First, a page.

Latest updates:

We hope you enjoy your visit here. Please join or login if you have joined before.

MT @ Facebook

Not logged in

Users online

Steinmetal, 55 guests

Welcome to our newest member, willtravers

Mephorash - Shem Ha Mephorash

Shem Ha Mephorash
by Martin Knap at 10 April 2019, 9:15 PM

I like deep stuff: I like reading about mythology and symbolisms, C.G. Jung, mystical traditions and so on. I also like the medieval aesthetic that is associated with esotericism – not that that would be very original since this new “occult” Goth style is really trendy today and not just on Nergal’s Instagram page. But I can say that I was always attracted to “esoteric” knowledge and art since I can remember and that I do have more than superficial knowledge about related topics. So when I saw that there is an album that offers “an esoteric journey through the concepts and ideas behind the \[Kabbalistic] Shem Ha Mephorash system, the 72-fold explicit name of god”, as the promo material puts it, I was really excited. MEPHORASH’s fourth LP “Shem Ha Mephorash” is ambitious not in its subject matter but also musically. The album is 74 minutes long with the song’s length ranging from six and a half to fifteen – quite long then, especially for black metal. So did MEPHORASH create a Black Metal monument, or is the album pompous and overblown? That is the question.

The songs “Shem Ha Mephorash” are mostly slow to mid-tempo with some fast, intense peaks. They are somber and dramatic, in part it has something from ritualistic sounding bands like NIGHTBRINGER or HETROERTZEN, in part it has the exalted bombast of later BEHEMOTH. There are many atmospheric sections with theatrical vocals (squealing, gurgling blood etc.), chanting or various sound effects, and long, monumental buildups etc. The guitars and vocals are also often backed chanting and instruments, and a lot of attention was paid to the arrangements and production which is crisp without sounding too polished. The sound is huge to a point where I feel I could call MEPHORASH’s music “cinematic Black Metal”. There are definitely standout moments within the songs – moments that feel truly grand and exalted – and a nice flow between them as well.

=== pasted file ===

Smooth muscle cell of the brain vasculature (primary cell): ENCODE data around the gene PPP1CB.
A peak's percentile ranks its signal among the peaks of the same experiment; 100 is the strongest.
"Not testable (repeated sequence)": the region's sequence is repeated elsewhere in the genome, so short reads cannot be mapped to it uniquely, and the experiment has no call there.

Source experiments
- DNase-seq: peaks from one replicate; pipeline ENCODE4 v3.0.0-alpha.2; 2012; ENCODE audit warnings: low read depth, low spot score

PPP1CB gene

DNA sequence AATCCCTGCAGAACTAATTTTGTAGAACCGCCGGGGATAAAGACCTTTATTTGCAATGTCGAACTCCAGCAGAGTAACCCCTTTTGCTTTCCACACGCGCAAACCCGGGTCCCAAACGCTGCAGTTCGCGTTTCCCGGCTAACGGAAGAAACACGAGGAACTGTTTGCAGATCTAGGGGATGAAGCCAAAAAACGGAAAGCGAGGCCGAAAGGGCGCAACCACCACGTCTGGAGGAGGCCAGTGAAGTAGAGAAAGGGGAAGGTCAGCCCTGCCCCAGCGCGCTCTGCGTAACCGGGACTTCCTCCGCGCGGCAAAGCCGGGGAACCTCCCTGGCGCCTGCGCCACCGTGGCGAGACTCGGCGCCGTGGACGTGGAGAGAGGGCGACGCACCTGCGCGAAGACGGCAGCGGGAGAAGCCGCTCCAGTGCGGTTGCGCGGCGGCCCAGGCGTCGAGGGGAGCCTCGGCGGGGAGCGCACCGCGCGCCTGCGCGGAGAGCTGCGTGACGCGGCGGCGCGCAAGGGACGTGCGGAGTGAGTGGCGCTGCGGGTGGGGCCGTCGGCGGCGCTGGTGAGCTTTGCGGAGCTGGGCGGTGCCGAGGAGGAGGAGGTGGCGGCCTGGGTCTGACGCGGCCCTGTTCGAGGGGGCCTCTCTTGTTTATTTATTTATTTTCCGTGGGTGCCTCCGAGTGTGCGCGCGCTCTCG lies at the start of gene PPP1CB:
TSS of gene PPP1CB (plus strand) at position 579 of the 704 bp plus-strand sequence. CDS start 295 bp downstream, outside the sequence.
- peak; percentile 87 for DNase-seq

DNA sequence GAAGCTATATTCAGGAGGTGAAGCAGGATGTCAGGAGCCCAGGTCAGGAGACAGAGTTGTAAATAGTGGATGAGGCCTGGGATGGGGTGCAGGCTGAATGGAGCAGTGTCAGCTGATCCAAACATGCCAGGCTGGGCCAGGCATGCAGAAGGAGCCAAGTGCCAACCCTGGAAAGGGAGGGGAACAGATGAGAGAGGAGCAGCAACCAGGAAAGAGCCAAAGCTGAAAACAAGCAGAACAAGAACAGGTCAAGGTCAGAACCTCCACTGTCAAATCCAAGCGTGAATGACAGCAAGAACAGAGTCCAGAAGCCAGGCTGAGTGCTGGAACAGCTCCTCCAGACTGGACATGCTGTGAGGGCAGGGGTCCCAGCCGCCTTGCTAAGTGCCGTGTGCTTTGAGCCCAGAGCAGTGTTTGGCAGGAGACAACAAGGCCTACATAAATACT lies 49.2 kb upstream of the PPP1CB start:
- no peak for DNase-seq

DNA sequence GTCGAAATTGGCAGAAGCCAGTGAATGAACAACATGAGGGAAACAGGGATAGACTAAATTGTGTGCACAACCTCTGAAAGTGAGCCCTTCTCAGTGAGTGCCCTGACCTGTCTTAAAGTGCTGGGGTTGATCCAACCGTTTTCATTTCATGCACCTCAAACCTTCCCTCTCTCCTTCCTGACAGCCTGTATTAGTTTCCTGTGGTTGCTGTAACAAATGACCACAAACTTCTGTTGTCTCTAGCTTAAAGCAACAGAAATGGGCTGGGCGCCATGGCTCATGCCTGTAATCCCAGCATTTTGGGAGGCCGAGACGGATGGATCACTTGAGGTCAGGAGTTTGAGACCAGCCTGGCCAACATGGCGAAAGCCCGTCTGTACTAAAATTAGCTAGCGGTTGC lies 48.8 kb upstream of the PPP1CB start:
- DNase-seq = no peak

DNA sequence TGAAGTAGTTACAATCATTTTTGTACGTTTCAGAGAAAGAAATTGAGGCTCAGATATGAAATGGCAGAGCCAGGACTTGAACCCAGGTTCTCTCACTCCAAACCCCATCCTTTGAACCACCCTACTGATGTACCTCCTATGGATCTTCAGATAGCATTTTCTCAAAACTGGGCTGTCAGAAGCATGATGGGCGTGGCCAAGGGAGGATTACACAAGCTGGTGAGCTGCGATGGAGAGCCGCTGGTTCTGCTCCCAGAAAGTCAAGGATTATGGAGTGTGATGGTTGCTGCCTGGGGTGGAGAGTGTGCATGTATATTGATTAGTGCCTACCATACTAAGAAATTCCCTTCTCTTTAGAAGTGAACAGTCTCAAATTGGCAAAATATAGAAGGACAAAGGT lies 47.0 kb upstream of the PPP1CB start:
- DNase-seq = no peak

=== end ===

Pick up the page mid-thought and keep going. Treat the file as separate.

The problem that I have is that the songs feel overblown or overwritten: when the momentum builds up it’s cut off in the middle by some plodding atmospheric section and then the band goes straight to a new idea which may or may not be more enjoyable than what came first. I just can’t help to think that some of the songs would be better if the band would have cut out some of the plodding atmospheric sections as interesting and well executed as they may be on their own. Ultimately the problem for me is that the songwriting is pretty predictable – what MEPHORASH do is not musically very deep (putting musical signifiers of “deepness” like solemn choir chants, somber piano melodies etc. together doesn’t make a composition deep), it is just beautifully done. That being said there are great moments on the album: it starts off with melancholic songs (“King of Kings, Lord of Lords,” “Chant of Golgotha”), gradually transitions to a more aggressive tone (“Relic of Elohim”, “777: Third Woe” – both shorter songs that I quite like) and the 15 minute-long closer “Shem Ha Mephorash” feels truly climactic. And if you haven’t checked out yet the single “Sanguinem” definitely do so because that song is truly spellbinding and will get you interested in the rest of the album.

I had high hopes for this album, but I failed connecting with it on an emotional level even though it has great qualities. If I had to predict I think this album will do really well and will help MEPHORASH become a household name in Black Metal circles – this album is really impressive especially considering that most of the band members are young guns. It’s just not what I had personally hoped for.

Songwriting: 7
Memorability: 7
Originality: 7
Production: 8

3 Star Rating

1. King of Kings, Lord of Lords
2. Chant of Golgotha
3. Epitome I: Bottomless Infinite
4. Sanguinem
5. Epitome II: The Amrita of Vile Shapes
6. Relics of Elohim
7. 777: Third Woe
8. Shem Ha Mephorash

Mishbar Bovmeph - Guitars, Bass, Vocals
Mashkelah M'Ralaa - Vocals
N. Tengner - Vocals
Tephra Brabeion - Drums, Percussion

Record Label: Shadow Records


You do not have permission to rate

Metal Temple © 2000-2014
Yiannis Mitsakos

Designed, Implemented and Hosted by PC Green